Permaculture

per·ma·cul·ture; noun

ˈpərməˌkəlCHər/

  1. the development of agricultural and landscape ecosystems intended to be sustainable and self-sufficient.

    Permaculture has sometimes been called natural farming, forest farming and more recently, edible landscaping.  It used to be the domain of people with large tracts of land like a family farm, and usually involved hippies, VW buses and every other usual counterculture stereotype you can think of.

    But permaculture in today’s society is much different, and appeals to both sides of the aisle.

    Some want to be self reliant, self sufficient, and self sustaining.  Ready to take charge of their own food destiny.  Or perhaps they are just tired of spending so much of their already taxed enough, hard earned dollars on water, electricity, and chemicals.
    Others want to be organic; less reliant on chemicals and fertilizers that pollute our soil, water and skies.  They want to feel that they are in rhythm with nature .
    Whatever viewpoint draws you to permaculture, we can help.
    Often, folks seem to think that if they go organic, they will have to suffer an invasion of weeds, and an occupying army of bugs that will destroy their beautiful gardens.  And the sad thing is, they are probably right.
    800px-Mcmansion_under_construction

    merfam at http://www.flickr.com/photos/merfam/174212265/ wikimedia commons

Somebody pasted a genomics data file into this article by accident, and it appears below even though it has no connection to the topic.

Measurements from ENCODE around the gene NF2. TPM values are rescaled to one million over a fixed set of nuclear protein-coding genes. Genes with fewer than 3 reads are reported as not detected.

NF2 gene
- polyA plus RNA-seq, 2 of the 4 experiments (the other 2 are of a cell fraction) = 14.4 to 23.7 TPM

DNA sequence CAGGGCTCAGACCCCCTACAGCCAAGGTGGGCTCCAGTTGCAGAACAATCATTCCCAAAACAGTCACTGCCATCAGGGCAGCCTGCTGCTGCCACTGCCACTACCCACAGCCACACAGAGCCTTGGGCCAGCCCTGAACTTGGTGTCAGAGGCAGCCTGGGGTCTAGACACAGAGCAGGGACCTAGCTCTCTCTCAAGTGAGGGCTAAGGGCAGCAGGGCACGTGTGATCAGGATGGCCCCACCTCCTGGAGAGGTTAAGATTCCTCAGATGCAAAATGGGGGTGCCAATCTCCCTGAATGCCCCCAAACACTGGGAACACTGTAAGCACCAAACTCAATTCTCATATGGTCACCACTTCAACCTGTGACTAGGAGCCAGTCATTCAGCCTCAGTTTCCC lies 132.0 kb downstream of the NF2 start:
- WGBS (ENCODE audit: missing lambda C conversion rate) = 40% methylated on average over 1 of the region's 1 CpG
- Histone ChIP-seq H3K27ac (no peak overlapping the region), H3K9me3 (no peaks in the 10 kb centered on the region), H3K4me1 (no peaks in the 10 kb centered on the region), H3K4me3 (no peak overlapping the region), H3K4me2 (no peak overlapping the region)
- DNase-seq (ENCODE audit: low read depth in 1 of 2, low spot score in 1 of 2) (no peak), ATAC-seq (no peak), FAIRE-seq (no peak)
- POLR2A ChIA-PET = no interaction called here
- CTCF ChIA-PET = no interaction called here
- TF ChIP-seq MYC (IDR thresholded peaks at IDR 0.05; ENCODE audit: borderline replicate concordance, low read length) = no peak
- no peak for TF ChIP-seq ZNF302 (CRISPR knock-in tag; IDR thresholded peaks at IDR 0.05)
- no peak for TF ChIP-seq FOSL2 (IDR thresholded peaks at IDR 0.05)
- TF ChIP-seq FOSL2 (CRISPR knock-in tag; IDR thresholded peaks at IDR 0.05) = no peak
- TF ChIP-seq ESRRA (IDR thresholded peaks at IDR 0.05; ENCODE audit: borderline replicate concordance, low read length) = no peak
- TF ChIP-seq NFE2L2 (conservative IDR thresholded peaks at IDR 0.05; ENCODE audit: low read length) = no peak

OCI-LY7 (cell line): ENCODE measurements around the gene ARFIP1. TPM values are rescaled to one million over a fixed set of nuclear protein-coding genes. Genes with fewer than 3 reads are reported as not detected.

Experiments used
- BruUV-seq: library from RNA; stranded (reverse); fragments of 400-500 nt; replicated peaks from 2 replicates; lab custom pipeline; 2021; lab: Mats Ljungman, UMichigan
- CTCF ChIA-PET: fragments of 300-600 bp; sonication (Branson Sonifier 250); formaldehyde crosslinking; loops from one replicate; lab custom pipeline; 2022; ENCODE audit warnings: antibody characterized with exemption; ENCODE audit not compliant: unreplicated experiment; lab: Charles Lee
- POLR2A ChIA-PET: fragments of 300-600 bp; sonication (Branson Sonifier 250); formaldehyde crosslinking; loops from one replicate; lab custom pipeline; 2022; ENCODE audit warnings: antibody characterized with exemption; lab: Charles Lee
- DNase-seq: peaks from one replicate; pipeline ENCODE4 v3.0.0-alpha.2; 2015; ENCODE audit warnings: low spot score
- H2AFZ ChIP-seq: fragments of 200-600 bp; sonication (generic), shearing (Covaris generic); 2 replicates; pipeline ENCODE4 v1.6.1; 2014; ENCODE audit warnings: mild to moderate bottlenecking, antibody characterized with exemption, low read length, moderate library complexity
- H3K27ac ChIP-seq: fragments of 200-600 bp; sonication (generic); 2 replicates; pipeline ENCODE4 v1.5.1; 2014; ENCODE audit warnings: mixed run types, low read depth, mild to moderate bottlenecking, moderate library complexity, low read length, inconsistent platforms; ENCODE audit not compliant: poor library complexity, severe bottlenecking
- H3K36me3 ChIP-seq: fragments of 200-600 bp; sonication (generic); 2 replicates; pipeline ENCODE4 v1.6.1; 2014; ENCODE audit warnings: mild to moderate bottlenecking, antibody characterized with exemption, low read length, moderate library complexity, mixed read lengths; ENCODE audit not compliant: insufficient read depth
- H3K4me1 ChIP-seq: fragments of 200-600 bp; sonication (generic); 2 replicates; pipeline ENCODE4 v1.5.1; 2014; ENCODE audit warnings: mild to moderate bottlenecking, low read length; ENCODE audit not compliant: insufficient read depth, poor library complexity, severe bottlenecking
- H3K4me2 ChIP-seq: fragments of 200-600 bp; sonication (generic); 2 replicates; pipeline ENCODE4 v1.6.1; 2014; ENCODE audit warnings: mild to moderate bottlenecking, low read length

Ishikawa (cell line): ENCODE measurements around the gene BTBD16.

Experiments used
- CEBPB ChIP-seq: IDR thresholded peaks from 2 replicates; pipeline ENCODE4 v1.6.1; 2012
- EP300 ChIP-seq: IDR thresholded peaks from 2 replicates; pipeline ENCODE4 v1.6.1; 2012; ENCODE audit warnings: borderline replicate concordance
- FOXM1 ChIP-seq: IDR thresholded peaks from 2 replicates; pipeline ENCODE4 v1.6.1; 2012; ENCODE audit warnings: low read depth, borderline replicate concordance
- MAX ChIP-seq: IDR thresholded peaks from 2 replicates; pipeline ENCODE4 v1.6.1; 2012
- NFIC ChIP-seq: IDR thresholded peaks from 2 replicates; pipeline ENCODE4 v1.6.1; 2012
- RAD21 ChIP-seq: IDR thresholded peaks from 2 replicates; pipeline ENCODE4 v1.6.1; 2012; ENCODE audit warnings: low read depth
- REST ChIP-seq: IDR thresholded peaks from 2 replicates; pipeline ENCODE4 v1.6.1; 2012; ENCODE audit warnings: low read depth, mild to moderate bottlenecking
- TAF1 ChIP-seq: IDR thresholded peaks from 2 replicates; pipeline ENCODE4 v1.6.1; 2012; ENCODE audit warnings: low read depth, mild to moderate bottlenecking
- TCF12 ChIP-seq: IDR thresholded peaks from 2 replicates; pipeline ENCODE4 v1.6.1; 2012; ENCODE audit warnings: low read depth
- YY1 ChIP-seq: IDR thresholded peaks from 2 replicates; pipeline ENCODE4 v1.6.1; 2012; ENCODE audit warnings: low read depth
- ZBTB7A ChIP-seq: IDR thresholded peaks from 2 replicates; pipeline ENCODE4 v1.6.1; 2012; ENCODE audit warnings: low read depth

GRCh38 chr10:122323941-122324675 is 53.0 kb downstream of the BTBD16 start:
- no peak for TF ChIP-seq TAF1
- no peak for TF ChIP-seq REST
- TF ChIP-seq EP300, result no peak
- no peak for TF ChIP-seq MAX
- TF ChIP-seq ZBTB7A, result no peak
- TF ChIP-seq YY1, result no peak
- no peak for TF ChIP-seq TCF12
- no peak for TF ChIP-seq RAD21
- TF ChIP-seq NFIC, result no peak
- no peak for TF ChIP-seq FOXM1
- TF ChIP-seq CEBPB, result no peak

Today’s average residential lawn has more than likely been stripped of its tops soil during construction, been propped up with chemical fertilizers, and has had every bug, weed or fungus ever spotted on the premises shot on sight with an A-bomb of chemical cocktails.  Permaculture on the other hand is not a program that can be switched on and off like the proverbial light switch.  Permaculture is just that; it is a culture.  Something that has to be implemented one thing at a time, over a lot of time and oh so very slowly.  It goes against the instant gratification syndrome suffered by so many of the Millennials and Gen X’s out there today.

    Yet it is possible to maintain the beauty of the landscape using traditional methods of chemicals and fertilizers while implementing the mechanical changes necessary to make a landscape more environmentally friendly and less dependant on the use of such traditional methods.  The next year you can slowly wean your way off those chemicals and be on your way to being more sustainable.

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